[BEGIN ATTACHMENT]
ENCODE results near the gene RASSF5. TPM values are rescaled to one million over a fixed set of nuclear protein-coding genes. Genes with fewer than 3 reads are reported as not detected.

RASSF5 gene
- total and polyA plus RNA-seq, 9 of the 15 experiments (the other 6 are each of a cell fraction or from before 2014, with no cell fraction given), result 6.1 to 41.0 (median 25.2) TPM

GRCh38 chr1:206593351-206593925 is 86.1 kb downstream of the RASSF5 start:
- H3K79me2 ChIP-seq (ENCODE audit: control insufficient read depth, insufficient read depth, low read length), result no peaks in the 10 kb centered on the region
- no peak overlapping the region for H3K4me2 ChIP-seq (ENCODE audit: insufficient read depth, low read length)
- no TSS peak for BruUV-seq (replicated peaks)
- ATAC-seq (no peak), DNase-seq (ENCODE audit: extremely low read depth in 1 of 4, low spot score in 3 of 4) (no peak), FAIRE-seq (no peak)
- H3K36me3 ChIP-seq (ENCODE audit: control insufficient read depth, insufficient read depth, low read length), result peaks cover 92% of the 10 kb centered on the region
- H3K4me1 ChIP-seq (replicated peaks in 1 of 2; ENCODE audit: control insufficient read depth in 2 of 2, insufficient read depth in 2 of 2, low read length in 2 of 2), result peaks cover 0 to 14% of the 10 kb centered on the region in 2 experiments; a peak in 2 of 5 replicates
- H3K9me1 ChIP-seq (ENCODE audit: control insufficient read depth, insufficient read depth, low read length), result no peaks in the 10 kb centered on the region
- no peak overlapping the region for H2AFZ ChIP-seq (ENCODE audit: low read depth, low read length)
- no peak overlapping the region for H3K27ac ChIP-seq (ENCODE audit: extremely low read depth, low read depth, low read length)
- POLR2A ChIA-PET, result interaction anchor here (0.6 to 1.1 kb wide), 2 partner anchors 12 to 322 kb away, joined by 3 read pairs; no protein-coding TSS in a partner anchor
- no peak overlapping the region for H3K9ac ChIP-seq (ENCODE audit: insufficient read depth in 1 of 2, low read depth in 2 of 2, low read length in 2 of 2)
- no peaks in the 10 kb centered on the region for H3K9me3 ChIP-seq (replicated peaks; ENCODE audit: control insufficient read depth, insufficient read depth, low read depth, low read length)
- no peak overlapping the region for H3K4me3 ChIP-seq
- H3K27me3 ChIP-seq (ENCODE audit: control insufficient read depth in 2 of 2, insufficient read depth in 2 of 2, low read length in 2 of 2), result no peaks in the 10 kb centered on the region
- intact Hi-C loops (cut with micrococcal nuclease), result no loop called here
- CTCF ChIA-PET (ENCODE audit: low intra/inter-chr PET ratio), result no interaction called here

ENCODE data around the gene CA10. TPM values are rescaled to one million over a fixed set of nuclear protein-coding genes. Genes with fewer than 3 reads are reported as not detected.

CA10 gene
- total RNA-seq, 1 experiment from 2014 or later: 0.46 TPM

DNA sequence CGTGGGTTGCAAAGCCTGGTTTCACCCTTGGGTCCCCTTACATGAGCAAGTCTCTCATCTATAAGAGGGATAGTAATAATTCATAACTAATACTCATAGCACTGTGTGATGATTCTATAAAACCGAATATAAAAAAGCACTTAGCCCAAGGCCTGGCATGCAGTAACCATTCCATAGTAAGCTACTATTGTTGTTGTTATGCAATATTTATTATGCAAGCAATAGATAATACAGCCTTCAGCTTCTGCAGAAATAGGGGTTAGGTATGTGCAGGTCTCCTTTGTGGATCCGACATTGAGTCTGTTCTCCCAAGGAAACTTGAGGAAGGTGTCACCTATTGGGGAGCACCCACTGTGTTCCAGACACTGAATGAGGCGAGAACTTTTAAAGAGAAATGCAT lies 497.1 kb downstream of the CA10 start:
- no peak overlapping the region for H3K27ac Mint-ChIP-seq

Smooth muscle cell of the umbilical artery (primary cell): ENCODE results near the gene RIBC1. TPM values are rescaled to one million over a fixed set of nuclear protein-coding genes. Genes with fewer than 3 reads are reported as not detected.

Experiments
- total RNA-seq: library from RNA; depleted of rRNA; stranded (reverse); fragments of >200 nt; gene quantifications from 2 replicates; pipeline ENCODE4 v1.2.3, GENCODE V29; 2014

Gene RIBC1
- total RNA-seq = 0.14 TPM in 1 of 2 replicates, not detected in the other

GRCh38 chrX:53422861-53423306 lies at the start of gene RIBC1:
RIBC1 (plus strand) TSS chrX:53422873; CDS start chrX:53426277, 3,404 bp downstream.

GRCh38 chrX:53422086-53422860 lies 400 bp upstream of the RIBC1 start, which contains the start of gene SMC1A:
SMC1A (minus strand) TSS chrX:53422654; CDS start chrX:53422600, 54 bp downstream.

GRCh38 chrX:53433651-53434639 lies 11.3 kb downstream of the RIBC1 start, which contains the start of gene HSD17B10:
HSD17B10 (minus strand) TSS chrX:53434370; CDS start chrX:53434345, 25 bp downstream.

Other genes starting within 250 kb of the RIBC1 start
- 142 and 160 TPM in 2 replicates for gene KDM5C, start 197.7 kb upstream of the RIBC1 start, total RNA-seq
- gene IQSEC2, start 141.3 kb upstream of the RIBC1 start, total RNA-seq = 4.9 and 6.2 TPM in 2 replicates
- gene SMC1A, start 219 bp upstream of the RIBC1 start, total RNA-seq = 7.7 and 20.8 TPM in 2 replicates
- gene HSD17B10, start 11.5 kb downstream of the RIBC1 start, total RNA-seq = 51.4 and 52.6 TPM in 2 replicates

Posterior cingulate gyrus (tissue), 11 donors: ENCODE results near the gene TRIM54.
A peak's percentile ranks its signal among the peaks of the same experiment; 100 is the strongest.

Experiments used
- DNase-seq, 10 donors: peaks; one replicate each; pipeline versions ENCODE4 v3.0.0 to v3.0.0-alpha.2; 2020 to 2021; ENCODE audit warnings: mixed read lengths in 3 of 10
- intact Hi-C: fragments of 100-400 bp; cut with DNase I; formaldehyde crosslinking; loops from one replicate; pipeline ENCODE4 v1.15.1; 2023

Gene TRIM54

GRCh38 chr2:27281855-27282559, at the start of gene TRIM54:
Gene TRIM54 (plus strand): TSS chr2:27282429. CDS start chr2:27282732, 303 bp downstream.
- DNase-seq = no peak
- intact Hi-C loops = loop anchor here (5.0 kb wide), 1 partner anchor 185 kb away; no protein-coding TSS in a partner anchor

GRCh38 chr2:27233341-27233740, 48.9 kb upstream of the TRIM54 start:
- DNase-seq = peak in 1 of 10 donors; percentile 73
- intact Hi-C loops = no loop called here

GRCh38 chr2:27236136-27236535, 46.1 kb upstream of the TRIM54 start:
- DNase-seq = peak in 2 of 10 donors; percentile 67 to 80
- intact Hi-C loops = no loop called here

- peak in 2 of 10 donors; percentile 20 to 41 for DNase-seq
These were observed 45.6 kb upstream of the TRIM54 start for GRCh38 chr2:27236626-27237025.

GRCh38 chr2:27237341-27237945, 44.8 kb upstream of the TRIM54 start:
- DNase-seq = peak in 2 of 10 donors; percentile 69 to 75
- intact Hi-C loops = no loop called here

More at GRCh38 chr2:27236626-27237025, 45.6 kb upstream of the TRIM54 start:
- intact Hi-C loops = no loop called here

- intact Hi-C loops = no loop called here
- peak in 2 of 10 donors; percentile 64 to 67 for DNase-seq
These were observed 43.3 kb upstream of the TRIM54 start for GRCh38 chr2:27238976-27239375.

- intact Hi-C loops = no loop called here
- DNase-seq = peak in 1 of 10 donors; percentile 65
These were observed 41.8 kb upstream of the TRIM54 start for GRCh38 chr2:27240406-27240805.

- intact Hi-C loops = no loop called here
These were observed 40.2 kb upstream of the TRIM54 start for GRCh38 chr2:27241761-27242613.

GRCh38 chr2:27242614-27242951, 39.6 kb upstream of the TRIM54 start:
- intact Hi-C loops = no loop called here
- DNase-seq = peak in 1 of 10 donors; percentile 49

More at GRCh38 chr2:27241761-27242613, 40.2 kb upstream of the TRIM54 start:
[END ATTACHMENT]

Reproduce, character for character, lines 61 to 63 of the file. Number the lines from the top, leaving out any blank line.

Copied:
- DNase-seq = peak in 2 of 10 donors; percentile 69 to 75
- intact Hi-C loops = no loop called here

More at GRCh38 chr2:27236626-27237025, 45.6 kb upstream of the TRIM54 start: